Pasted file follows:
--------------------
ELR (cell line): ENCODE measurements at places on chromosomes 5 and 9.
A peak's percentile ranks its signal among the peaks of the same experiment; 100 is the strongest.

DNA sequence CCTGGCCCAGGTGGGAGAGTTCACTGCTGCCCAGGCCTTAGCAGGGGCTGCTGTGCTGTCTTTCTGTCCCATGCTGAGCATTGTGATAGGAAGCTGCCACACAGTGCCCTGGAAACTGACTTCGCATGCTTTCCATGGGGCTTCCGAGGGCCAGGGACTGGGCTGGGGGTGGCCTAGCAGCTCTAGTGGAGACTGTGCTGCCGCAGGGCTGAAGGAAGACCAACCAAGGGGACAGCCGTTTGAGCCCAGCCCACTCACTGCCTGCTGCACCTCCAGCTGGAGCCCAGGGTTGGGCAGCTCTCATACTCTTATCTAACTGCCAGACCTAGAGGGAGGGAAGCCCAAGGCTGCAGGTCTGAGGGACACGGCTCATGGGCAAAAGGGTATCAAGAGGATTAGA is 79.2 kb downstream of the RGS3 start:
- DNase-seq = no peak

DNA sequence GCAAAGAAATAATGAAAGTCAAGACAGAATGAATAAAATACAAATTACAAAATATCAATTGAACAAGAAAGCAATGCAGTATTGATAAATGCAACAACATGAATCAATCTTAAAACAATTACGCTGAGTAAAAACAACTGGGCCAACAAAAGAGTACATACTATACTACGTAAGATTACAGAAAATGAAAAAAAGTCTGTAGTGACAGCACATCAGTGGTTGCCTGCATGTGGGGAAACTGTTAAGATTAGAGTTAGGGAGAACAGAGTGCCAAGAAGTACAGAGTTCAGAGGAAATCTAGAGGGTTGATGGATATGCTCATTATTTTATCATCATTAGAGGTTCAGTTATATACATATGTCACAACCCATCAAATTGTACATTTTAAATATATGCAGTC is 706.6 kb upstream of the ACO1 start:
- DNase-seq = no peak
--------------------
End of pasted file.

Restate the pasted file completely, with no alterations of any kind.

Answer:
ELR (cell line): ENCODE measurements at places on chromosomes 5 and 9.
A peak's percentile ranks its signal among the peaks of the same experiment; 100 is the strongest.

DNA sequence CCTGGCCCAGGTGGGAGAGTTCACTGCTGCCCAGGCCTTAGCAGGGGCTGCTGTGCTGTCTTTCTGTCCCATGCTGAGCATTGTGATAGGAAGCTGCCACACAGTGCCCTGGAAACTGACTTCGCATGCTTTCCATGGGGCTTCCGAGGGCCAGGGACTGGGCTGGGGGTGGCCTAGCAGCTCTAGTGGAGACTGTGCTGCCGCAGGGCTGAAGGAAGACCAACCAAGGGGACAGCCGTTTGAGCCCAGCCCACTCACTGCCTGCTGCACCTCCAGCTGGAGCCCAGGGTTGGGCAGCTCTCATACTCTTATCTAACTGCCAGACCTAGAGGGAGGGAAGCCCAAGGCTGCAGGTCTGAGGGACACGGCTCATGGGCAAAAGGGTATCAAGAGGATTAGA is 79.2 kb downstream of the RGS3 start:
- DNase-seq = no peak

DNA sequence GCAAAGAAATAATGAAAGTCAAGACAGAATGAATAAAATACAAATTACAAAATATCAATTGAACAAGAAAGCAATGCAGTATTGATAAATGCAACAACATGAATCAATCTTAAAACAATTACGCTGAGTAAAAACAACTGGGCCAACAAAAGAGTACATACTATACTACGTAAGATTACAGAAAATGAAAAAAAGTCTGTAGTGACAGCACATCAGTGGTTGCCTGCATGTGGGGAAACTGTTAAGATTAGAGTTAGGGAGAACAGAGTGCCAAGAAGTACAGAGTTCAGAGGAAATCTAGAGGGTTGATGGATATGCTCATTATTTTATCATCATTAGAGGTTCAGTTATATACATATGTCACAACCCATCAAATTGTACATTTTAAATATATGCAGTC is 706.6 kb upstream of the ACO1 start:
- DNase-seq = no peak